Lycos Europe will be moving to a new design that validates as XHTML 1.0 Transitional and uses CSS for layout. (Netscape 4 users will get a plain text version with no formatting.) Spotted by Tom Gilder, reported in W3C’s public evangelist archives. Hat tip: Tantek Çelik.
37 Signals, a smart agency for accessible, usable, yet beautiful web design, has today launched a redesign of their company site with validating XHTML Transitional and CSS. Users of Netscape 4x and other compliance-challenged browsers, expect a simple, readable layout made intelligible with good XHTML markup; surfers with more compliant browsers expect a simple, readable, and beautiful layout made possible with CSS!
The W3C web editor/browser Amaya has been updated. Version 6.2 increases support for CSS, XHTML, SVG, and MathML.
Amaya is not a commercial browser like IE, Navigator, Opera, et al. W3C members use it to demonstrate and test new developments in web protocols and data formats. W3C Jigsaw plays a similar role on the server side.
UsableNet announced yesterday it has integrated its LIFT product into Microsoft FrontPage, the vastly popular (though not particularly standards-friendly) web authoring tool.
UsableNet’s LIFT, previously incorporated in Macromedia Dreamweaver MX, encourages accessible authoring techniques and includes built-in accessibility validators and reference guides.
LIFT won’t stop FrontPage from generating proprietary non-standard markup, but it should help FrontPage users identify many accessibility violations and add accessibility features to images, tables, and so on.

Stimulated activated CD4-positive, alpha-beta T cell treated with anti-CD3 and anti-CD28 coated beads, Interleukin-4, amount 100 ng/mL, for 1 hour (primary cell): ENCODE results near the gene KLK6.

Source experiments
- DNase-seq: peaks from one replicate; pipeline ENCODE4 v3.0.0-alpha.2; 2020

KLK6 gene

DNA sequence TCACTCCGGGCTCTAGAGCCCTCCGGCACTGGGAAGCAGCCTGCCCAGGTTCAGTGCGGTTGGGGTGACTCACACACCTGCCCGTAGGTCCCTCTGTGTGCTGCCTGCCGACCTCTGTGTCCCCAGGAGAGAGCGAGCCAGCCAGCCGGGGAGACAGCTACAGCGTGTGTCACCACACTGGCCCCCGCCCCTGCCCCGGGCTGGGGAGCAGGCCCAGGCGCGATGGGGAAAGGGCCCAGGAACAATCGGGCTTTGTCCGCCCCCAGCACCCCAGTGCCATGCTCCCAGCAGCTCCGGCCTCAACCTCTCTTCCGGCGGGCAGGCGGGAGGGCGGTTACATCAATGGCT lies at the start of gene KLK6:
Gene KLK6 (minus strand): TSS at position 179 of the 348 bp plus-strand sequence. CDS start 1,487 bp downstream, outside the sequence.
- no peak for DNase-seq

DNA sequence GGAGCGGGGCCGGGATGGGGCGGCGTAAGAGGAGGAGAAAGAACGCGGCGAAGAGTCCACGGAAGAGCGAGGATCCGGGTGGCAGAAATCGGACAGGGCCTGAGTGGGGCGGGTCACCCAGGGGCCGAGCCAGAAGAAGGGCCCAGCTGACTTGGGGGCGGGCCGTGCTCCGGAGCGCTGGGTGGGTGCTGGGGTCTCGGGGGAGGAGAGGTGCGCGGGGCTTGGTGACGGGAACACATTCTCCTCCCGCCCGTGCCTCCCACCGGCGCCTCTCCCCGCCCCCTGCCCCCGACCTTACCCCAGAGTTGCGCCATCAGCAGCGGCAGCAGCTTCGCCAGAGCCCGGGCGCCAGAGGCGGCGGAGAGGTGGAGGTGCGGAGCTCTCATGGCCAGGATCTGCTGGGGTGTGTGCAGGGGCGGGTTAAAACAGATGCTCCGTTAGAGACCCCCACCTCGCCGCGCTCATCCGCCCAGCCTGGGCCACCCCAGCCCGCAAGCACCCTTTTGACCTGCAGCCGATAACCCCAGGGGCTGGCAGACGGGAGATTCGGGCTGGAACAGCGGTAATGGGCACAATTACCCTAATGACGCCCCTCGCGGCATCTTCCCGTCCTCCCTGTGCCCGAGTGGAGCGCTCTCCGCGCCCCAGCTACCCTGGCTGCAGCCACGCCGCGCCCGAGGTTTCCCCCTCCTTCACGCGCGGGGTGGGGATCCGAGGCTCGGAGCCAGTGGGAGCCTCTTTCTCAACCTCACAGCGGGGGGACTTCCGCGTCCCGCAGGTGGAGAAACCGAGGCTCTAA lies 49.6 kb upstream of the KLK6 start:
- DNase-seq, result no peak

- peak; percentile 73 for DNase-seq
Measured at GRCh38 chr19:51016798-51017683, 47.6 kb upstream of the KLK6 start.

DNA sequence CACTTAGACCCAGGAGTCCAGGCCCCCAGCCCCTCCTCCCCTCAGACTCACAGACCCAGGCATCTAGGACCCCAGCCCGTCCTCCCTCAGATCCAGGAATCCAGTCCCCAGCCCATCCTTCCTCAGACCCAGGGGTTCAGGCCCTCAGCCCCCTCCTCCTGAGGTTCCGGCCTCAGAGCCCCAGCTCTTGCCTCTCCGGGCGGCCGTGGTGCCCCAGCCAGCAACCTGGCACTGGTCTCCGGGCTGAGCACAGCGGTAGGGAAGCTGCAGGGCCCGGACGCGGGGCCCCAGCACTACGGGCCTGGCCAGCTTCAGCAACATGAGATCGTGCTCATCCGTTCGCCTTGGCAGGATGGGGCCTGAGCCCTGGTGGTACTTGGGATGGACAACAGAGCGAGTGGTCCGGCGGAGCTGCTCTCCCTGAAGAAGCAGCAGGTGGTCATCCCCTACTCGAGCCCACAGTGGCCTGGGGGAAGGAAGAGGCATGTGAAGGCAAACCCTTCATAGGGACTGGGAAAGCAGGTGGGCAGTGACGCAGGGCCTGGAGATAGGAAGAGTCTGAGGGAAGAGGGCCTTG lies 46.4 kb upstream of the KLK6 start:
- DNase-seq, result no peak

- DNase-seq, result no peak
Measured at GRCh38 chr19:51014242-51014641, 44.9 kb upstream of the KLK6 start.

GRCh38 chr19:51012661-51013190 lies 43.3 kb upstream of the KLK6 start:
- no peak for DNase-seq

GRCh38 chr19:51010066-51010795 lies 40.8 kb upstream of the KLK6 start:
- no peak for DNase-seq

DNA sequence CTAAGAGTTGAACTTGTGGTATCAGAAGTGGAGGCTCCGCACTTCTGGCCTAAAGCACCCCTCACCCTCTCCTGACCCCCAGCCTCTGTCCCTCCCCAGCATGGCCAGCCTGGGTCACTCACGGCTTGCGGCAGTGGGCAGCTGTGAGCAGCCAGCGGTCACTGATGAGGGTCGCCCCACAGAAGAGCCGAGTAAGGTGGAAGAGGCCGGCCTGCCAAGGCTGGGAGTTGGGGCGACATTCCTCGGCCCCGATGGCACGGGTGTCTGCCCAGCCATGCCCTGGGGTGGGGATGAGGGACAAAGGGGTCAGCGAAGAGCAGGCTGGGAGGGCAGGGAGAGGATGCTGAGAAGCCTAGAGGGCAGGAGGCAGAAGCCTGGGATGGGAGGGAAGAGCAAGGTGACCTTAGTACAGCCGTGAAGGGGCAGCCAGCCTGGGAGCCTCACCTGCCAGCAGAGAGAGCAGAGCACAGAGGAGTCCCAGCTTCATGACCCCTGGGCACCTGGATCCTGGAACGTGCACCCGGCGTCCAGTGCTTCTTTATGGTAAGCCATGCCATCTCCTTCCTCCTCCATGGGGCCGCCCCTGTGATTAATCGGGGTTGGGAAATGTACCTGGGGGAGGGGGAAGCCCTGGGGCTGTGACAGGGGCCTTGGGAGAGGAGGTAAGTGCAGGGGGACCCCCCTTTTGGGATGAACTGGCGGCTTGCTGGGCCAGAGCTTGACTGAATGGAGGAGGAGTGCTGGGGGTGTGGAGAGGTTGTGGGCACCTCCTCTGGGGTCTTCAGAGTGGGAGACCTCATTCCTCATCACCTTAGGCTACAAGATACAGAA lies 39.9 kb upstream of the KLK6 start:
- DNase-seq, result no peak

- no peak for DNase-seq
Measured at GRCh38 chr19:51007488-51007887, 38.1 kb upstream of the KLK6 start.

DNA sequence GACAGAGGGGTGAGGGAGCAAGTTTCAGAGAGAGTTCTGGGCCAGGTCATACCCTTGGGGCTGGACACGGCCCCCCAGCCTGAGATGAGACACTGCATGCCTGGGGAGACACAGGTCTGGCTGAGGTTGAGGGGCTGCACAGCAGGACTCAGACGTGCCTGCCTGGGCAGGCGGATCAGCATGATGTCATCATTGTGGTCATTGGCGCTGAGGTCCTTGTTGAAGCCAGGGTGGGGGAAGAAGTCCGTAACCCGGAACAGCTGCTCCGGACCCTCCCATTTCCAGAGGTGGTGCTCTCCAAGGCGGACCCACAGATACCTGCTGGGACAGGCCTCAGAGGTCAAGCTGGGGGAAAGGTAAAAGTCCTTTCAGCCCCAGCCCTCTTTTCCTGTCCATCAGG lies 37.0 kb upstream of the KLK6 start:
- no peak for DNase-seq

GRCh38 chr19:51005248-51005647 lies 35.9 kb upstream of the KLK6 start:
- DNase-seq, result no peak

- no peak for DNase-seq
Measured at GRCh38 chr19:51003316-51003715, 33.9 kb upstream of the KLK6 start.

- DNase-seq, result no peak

Who knows? Maybe some day FrontPage will integrate Dave Ragget’s TIDY as well, enabling users to author valid (X)HTML.
The WaSP’s Dreamweaver Task Force has posted an assessment of Dreamweaver MX. The Task Force worked with Macromedia through various stages of product development to help improve Dreamweaver’s support for web standards and accessibility.
Although spilling into July a bit, Digital Web has one more tutorial for its June CSS theme. Web Page Reconstruction with CSS by Christopher Schmitt is one of the best CSS tutorials I've seen around for helping to understand the thinking and decision-making process behind markup. This is a terrific new tutorial about converting a table-based design to an all CSS, table-free design.
It's a real pity that there is so much misinformation flying around out there. news.com (validate) posted an article recently, which makes a number of untenable and unsupportable claims about why developers don't develop with standards in mind (validate). Apparently, most developers don't develop for anything but IE, and do not support Netscape 6 or Opera. What they do is build a site and then test it in IE on Windows, and are apparently satisfied with that; if they use standards at all it is a happy accident combining IE's lax parser with a lucky experience with an authoring tool or a CMS or dynamic backend that produces the markup automatically.